Immediately Following Surgery
- Keep the gauze pad placed over the surgical area in place for a half hour. After this time, it should be removed and discarded.
- Avoid vigorous mouth rinsing or touching the wound area following surgery. Doing so may dislodge the blood clot that has formed and thus, initiate bleeding.
- As soon as you begin to feel discomfort, take the prescribed pain medications. This will usually coincide as the local anesthetic wears off.
- Restrict your activities the day of surgery and resume normal activity when you feel comfortable.
- Place ice packs to the sides of your face where surgery was performed. Refer to the section on swelling for an explanation.
A certain amount of bleeding is to be expected following surgery. Slight bleeding, oozing or redness in the saliva is not uncommon. Excessive bleeding may be controlled by first rinsing or wiping any old clots from your mouth, then placing a gauze pad over the area and biting firmly for 30 minutes. Repeat if necessary. If bleeding continues, bite on a moistened tea bag for 30 minutes. The tannic acid in the tea bag helps to form a clot by contracting bleeding vessels. To minimize further bleeding, do not become excited, sit upright, or exercise. If bleeding does not subside, call for further instructions.
The swelling that is normally expected is usually proportional to the surgery involved. Swelling around the mouth, cheeks, eyes and sides of the face is not uncommon. This is the body’s normal reaction to surgery and eventual repair. The swelling will not become apparent until the day following surgery and will not reach its maximum until 2-3 days post-operatively.
Swelling may be minimized by the immediate use of ice or cold packs. Two baggies filled with ice or store -bought cold packs should be applied to the sides of the face where the surgery was performed and be left on continuously while you are awake. After 36 hours, ice has no beneficial effect but there is no cause for alarm if swelling or jaw stiffness persists for several days. This is a normal reaction to surgery. Thirty-six hours following surgery, the application of moist heat to the sides of the face is beneficial in reducing swelling.
For moderate pain, one or two tablets of Tylenol or Extra Strength Tylenol may be taken every three to four hours or Ibuprofen, (Motrin or Advil) two-four 200 mg tablets every 3-4 hours.
For severe pain, take the prescribed medication as directed. The medication may make you groggy and slow down your reflexes. Do not drive an automobile or work around machinery. Avoid alcoholic beverages.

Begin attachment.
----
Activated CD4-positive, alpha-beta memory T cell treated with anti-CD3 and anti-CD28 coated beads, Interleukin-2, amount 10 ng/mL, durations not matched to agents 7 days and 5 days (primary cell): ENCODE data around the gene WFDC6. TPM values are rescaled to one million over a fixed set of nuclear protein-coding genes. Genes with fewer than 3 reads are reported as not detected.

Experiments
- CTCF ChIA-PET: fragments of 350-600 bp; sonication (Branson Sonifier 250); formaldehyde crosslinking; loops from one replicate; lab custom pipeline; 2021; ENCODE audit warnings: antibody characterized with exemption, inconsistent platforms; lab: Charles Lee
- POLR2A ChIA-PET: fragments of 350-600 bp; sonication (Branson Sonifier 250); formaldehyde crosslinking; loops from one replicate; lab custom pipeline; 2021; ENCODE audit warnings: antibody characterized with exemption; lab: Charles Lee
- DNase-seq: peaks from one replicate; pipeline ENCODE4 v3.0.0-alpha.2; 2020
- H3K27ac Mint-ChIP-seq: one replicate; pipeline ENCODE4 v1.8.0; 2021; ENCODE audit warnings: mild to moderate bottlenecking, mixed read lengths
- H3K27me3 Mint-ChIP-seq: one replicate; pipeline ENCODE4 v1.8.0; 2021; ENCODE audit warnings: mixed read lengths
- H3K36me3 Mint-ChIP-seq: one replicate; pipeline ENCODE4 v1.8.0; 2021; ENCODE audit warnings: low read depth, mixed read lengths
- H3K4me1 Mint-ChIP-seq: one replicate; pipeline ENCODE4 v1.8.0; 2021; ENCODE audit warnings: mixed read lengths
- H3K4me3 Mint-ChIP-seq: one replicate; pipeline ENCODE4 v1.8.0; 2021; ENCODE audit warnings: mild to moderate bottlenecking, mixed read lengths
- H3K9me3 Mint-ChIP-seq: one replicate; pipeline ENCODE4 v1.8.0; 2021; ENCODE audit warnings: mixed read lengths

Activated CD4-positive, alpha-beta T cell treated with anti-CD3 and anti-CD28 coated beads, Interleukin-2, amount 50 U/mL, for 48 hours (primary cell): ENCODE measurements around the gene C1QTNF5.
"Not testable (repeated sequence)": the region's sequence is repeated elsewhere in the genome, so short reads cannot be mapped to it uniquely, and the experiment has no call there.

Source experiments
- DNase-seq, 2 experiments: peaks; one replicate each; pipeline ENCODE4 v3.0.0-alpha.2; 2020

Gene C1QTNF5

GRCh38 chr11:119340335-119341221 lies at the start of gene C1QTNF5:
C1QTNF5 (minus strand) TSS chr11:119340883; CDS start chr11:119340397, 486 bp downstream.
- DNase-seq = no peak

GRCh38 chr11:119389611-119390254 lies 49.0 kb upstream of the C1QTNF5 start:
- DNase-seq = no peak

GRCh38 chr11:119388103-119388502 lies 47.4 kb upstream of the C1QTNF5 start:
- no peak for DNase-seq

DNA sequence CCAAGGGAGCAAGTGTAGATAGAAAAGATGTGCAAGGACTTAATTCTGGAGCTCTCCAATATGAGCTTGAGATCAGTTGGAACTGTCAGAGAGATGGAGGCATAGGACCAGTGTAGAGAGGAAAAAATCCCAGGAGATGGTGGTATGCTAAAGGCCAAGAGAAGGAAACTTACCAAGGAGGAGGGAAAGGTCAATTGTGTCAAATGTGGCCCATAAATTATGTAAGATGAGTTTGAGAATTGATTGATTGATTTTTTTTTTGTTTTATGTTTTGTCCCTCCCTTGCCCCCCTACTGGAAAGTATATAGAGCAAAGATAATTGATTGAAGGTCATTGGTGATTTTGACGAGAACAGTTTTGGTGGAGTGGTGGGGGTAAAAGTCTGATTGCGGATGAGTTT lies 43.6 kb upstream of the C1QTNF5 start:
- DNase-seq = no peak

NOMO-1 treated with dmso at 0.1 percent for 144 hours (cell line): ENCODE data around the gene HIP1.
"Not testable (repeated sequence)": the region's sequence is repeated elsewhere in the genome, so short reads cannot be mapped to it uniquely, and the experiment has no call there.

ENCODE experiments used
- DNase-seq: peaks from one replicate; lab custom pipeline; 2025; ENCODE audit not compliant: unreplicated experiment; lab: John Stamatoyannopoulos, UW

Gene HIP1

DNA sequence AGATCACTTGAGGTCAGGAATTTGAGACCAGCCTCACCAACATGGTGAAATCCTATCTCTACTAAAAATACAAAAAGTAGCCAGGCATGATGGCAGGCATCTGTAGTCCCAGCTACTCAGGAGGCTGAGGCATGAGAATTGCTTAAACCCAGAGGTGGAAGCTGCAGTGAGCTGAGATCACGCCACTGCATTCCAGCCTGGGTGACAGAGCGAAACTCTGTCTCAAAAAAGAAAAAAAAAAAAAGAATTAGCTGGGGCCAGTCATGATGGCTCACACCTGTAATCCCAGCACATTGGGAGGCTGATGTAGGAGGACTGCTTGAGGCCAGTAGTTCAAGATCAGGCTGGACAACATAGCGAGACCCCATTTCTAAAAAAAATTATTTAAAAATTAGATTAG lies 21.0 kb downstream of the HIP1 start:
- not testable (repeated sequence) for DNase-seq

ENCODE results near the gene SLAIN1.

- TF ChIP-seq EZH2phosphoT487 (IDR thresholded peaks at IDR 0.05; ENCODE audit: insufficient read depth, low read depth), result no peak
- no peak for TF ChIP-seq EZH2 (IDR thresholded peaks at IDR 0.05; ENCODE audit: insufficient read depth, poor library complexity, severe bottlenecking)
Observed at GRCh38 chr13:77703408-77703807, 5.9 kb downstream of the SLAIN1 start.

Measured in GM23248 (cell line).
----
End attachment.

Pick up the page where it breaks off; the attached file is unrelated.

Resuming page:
Pain or discomfort following surgery should subside more and more every day. If pain persists, it may require attention and you should call the office.
After general anesthetic or I.V. sedation, liquids should be initially taken. Prevent dehydration by taking fluids regularly.
Drink from a glass but DO NOT use straws as the sucking motion can cause more bleeding by dislodging the blood clot. Nourishment should be taken regularly. You may eat anything soft by chewing away form the surgical sites. High calorie, high protein intake is very important. Refer to the section at the end of the brochure on suggested diet instructions.
Your food intake will be limited for the first few days. You should compensate for this by increasing your fluid intake. At least 5-6 glasses of liquid should be taken daily. Try not to miss a single meal. You will feel better, have more strength, less discomfort and heal faster if you continue to eat. Caution: If you suddenly sit up or stand from a lying position you may become dizzy. If you are lying down following surgery, make sure you sit for one minute before standing.
Keep the mouth clean
No rinsing of any kind should be performed until the day following surgery. You can brush your teeth the night of surgery but rinse gently. The day after surgery you should begin rinsing at least 5-6 times a day, especially after eating, with a cup of warm water mixed with a teaspoon of salt.